PHOENIX — Everybody knows the Phoenix Suns need to improve.
But the question is with a bundle of cap space, a late lottery pick and no stars aside from a certain 38-year-old free-agent point guard, what do the Suns need to vault back into contention after a couple of seasons just outside the playoff picture?
Here’s what a few key members of the Suns think:
Lon Babby: “I think first and foremost we need to find another dynamic weapon on offense wherever that might be whether it’s at the wing or down low. We need to have somebody ideally that we can throw the ball to in the post and score. We need to improve our rebounding, we need to continue to make progress on defense, we need to get younger whether Steve and Grant are here or not we need to get younger on the perimeter. Obviously we need to get more athletic, and we need to do a better job of development. We need to make sure our players are progressing.”
Alvin Gentry: “I don’t think you can ask [Nash] to make all the plays down the stretch, I don’t think you can ask him to be the guy that facilitates all the plays or makes the shots. Obviously he needs help. You can’t do it alone in this league, nobody’s ever been able to, even Michael Jordan. You have to have other guys. We need to improve in some areas as far as taking all the pressure off Steve as being the guy who’s going to make the plays down the stretch. We need to have a guy like that, and I think it’s pretty obvious.”
Steve Nash: “It depends on your method and philosophy, but I think the team could use more playmakers. It depends on your strategy. You could go for bigs. You could go for a consistent 20-a-game scorer. Or you could go for a few more playmakers at different positions. There are different philosophies and different ways to go about it. The team and the club need to really analyze what their philosophy is moving forward and put a contingency plan together to build the best team. It’ll be an interesting period.”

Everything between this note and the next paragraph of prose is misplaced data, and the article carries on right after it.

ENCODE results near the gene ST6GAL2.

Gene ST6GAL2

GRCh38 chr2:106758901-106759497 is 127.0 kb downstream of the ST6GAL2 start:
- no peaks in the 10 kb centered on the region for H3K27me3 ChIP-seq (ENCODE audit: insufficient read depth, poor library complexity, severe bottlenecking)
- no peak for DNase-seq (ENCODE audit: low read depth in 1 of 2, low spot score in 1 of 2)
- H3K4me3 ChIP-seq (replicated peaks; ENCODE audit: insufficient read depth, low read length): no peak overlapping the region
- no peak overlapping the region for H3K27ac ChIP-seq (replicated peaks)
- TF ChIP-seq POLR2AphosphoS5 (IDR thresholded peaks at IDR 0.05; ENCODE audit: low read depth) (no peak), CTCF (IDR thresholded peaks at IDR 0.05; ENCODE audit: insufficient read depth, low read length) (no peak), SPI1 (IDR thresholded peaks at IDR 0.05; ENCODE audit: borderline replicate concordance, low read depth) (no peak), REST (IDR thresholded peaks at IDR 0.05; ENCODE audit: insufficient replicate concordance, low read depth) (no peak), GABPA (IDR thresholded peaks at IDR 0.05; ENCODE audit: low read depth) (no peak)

Jared Dudley: “We definitely need someone to score, to be able to demand a double in the post. It doesn’t necessarily have to be a four or a wing, someone who can demand a double. It just opens it up where sometimes teams like the Spurs want to switch all screen and rolls. We had trouble with [Al] Jefferson where we didn’t want to double, he scored, we finally doubled and that puts you in rotation, so that and guys improving. Maybe another wing player. It depends on if Grant’s here. We have a lot of free agents so we might have to bring a wing player who can create his own shot, help Steve out. Definitely those two things.”
Marcin Gortat: “We definitely have to got to become more physical. Each one of us has got to improve. We’ve all got to become better as a basketball player. I think we’ve got to become more serious about everything that we do. We really improved toward the end of the season, and basically we’ve got to be a better rebounding team. We lost so many games because of our rebounds. When you’re losing on the boards you’re giving an extra 20 possessions to the other team, you’re automatically going to lose. We improved our defense a lot this year, so the next area is going to be improve our rebounding.”